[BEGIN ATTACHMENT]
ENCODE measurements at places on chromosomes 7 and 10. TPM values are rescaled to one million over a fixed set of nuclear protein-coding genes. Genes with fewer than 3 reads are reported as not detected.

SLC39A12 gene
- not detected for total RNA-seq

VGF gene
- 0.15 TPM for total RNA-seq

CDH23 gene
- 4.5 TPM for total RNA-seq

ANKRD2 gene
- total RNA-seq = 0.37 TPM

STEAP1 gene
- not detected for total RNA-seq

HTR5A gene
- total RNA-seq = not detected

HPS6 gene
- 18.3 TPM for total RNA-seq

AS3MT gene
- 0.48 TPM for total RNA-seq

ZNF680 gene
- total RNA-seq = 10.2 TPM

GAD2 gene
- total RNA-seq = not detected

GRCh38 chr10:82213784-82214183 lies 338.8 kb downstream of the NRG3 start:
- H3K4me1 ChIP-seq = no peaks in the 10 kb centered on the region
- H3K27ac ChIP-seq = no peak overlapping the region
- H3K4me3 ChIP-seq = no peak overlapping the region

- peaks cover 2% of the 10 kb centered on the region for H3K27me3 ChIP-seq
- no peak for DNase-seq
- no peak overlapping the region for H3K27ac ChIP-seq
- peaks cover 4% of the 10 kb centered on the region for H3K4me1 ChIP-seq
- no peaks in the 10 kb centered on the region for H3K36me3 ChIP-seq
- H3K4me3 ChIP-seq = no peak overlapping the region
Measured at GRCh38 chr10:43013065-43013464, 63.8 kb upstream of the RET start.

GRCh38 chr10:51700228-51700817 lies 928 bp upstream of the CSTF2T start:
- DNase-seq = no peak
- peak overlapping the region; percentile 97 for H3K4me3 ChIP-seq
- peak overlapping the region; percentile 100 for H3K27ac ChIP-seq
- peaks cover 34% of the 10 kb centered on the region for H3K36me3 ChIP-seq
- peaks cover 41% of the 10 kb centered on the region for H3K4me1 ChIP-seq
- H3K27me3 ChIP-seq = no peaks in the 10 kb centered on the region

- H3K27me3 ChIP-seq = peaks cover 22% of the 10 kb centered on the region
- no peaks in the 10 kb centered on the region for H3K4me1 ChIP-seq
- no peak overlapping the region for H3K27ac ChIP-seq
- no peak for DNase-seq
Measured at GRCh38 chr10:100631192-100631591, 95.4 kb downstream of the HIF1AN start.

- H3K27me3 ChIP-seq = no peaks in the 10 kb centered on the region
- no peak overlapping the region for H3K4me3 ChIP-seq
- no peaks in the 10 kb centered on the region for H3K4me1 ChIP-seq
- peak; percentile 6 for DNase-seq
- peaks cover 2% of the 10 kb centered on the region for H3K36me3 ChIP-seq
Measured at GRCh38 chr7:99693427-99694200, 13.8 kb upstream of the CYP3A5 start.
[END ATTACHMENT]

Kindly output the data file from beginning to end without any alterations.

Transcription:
ENCODE measurements at places on chromosomes 7 and 10. TPM values are rescaled to one million over a fixed set of nuclear protein-coding genes. Genes with fewer than 3 reads are reported as not detected.

SLC39A12 gene
- not detected for total RNA-seq

VGF gene
- 0.15 TPM for total RNA-seq

CDH23 gene
- 4.5 TPM for total RNA-seq

ANKRD2 gene
- total RNA-seq = 0.37 TPM

STEAP1 gene
- not detected for total RNA-seq

HTR5A gene
- total RNA-seq = not detected

HPS6 gene
- 18.3 TPM for total RNA-seq

AS3MT gene
- 0.48 TPM for total RNA-seq

ZNF680 gene
- total RNA-seq = 10.2 TPM

GAD2 gene
- total RNA-seq = not detected

GRCh38 chr10:82213784-82214183 lies 338.8 kb downstream of the NRG3 start:
- H3K4me1 ChIP-seq = no peaks in the 10 kb centered on the region
- H3K27ac ChIP-seq = no peak overlapping the region
- H3K4me3 ChIP-seq = no peak overlapping the region

- peaks cover 2% of the 10 kb centered on the region for H3K27me3 ChIP-seq
- no peak for DNase-seq
- no peak overlapping the region for H3K27ac ChIP-seq
- peaks cover 4% of the 10 kb centered on the region for H3K4me1 ChIP-seq
- no peaks in the 10 kb centered on the region for H3K36me3 ChIP-seq
- H3K4me3 ChIP-seq = no peak overlapping the region
Measured at GRCh38 chr10:43013065-43013464, 63.8 kb upstream of the RET start.

GRCh38 chr10:51700228-51700817 lies 928 bp upstream of the CSTF2T start:
- DNase-seq = no peak
- peak overlapping the region; percentile 97 for H3K4me3 ChIP-seq
- peak overlapping the region; percentile 100 for H3K27ac ChIP-seq
- peaks cover 34% of the 10 kb centered on the region for H3K36me3 ChIP-seq
- peaks cover 41% of the 10 kb centered on the region for H3K4me1 ChIP-seq
- H3K27me3 ChIP-seq = no peaks in the 10 kb centered on the region

- H3K27me3 ChIP-seq = peaks cover 22% of the 10 kb centered on the region
- no peaks in the 10 kb centered on the region for H3K4me1 ChIP-seq
- no peak overlapping the region for H3K27ac ChIP-seq
- no peak for DNase-seq
Measured at GRCh38 chr10:100631192-100631591, 95.4 kb downstream of the HIF1AN start.

- H3K27me3 ChIP-seq = no peaks in the 10 kb centered on the region
- no peak overlapping the region for H3K4me3 ChIP-seq
- no peaks in the 10 kb centered on the region for H3K4me1 ChIP-seq
- peak; percentile 6 for DNase-seq
- peaks cover 2% of the 10 kb centered on the region for H3K36me3 ChIP-seq
Measured at GRCh38 chr7:99693427-99694200, 13.8 kb upstream of the CYP3A5 start.